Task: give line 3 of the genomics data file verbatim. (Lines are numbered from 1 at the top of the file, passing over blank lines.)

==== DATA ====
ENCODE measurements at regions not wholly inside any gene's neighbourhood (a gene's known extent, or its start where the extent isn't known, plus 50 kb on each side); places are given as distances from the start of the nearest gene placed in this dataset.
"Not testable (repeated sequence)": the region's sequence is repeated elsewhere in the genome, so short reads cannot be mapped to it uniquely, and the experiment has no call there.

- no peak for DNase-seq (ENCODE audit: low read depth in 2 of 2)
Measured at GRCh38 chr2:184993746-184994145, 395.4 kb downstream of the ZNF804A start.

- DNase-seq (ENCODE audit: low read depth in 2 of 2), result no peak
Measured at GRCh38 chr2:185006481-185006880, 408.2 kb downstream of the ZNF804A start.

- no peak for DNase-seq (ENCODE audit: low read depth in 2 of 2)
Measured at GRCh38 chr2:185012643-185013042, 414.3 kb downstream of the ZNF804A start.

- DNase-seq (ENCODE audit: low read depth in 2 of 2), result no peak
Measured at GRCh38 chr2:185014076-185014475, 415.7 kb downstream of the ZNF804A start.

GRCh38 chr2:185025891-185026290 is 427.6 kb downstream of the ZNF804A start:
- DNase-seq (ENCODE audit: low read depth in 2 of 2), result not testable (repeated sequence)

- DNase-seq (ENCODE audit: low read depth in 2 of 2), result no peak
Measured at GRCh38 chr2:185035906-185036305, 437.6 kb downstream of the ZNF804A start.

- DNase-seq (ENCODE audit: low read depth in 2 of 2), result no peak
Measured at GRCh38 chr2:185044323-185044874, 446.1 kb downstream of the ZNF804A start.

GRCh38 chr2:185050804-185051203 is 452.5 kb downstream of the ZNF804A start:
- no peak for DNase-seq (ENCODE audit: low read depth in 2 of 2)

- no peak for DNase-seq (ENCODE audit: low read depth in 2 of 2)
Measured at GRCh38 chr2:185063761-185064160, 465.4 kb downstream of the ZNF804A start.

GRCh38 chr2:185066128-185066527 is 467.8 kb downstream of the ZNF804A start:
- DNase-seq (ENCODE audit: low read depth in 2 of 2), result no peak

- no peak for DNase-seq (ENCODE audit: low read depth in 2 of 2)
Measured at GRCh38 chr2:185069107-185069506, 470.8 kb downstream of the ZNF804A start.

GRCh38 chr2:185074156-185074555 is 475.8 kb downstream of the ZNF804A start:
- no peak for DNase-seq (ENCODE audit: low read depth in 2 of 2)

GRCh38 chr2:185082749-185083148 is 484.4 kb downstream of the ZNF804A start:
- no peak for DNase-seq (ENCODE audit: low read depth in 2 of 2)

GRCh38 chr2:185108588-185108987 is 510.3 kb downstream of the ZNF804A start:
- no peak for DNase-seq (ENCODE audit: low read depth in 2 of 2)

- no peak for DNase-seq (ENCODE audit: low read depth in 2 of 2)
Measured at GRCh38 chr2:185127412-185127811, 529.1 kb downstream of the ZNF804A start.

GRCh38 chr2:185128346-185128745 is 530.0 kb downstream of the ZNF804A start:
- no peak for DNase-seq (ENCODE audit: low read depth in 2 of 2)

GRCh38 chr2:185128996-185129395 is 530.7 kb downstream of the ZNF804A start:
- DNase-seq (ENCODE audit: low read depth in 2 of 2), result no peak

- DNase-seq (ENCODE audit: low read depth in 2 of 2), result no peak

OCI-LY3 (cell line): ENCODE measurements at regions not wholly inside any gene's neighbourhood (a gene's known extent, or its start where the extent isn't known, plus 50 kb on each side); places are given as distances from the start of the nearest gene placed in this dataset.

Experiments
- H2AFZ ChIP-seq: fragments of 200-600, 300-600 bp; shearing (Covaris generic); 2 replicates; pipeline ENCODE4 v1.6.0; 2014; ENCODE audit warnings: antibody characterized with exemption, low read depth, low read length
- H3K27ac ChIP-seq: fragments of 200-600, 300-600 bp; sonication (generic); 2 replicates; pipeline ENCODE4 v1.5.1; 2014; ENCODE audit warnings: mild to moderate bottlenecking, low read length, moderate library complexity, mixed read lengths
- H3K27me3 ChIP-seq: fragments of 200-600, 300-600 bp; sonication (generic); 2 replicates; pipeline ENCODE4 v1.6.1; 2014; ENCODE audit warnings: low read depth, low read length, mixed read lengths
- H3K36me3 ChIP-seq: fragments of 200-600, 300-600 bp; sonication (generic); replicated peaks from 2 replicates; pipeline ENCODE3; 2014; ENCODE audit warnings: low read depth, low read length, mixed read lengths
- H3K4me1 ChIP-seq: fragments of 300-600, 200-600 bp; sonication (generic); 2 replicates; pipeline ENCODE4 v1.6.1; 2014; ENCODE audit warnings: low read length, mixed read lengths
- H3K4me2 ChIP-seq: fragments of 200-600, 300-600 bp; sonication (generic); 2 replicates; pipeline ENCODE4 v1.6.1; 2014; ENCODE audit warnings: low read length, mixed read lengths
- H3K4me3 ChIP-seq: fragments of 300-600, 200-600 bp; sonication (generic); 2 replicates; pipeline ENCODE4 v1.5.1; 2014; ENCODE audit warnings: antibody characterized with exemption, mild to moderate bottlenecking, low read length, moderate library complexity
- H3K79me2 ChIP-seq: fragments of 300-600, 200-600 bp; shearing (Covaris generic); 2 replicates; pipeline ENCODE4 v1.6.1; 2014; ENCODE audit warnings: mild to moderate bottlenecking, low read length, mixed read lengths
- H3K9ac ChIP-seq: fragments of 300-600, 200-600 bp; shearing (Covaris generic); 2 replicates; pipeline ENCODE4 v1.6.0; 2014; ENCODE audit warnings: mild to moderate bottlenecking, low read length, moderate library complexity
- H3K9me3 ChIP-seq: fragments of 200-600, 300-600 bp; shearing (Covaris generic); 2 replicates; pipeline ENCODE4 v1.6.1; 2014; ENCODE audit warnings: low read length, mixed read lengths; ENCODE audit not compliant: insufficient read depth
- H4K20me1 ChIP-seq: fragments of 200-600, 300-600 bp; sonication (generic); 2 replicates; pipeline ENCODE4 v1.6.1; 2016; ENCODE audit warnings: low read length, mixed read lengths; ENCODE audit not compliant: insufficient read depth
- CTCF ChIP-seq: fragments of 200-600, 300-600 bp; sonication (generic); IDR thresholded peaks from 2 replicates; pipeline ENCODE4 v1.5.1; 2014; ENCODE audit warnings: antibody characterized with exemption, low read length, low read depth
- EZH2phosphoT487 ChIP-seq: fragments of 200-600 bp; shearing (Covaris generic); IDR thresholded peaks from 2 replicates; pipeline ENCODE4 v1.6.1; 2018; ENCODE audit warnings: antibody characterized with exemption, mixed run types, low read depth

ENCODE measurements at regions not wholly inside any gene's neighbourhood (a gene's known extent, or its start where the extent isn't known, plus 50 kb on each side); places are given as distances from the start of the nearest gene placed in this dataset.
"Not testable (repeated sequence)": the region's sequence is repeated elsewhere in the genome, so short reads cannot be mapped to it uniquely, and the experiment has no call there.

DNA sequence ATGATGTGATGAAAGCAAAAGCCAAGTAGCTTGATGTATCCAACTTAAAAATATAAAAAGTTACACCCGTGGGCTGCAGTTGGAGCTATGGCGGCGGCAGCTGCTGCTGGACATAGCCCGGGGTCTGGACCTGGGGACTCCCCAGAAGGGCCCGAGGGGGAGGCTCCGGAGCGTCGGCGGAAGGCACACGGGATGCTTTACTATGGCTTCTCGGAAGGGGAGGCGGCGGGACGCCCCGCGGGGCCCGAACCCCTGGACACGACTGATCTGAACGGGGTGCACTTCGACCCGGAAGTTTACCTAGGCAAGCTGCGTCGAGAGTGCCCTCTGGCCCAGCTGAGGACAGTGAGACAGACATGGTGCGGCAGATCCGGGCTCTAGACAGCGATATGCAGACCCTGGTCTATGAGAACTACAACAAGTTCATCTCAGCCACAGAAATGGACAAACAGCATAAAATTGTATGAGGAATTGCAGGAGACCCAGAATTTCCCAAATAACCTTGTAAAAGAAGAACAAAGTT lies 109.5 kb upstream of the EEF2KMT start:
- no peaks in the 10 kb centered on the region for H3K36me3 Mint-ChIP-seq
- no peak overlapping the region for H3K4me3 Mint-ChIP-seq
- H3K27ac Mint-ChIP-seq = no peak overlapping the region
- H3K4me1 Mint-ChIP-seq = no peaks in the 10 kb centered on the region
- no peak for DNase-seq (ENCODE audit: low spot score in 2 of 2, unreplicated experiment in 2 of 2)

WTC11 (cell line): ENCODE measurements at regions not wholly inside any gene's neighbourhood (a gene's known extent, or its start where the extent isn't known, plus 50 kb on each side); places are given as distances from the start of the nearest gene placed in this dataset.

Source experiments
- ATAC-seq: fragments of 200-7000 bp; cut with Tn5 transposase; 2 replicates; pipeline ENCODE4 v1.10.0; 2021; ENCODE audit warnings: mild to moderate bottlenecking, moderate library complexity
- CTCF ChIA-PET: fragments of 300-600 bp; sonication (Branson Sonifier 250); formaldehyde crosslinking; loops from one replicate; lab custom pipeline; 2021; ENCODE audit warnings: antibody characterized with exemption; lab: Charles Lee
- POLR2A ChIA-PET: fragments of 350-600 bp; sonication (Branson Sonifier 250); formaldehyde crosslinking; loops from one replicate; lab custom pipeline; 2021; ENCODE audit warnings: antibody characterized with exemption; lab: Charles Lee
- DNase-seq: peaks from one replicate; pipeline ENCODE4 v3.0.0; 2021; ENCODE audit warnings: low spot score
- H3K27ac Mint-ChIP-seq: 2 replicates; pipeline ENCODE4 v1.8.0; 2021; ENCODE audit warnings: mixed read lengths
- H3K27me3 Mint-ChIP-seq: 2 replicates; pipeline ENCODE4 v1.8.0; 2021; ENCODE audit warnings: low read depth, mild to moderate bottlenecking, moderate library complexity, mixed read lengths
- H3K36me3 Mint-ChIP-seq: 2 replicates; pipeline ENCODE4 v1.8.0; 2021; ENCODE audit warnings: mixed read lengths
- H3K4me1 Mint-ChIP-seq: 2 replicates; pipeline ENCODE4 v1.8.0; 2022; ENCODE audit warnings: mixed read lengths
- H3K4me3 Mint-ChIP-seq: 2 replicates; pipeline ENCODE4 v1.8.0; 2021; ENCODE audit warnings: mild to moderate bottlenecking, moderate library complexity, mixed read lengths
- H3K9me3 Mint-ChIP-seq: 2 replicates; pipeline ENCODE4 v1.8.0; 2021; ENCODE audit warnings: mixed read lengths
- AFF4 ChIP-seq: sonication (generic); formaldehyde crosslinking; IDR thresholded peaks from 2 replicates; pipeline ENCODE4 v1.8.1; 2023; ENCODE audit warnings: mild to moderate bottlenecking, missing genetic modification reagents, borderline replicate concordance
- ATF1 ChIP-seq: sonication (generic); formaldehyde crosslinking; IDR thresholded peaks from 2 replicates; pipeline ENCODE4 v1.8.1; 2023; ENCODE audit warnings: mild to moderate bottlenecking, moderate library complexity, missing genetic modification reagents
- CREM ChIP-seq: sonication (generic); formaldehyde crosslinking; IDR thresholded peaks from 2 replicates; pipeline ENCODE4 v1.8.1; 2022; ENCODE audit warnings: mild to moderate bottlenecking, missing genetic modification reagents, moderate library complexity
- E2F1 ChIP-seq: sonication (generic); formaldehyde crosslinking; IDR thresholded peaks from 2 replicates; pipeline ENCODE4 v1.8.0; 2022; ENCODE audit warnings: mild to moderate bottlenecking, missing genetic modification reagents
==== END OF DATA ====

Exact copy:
- no peak for DNase-seq (ENCODE audit: low read depth in 2 of 2)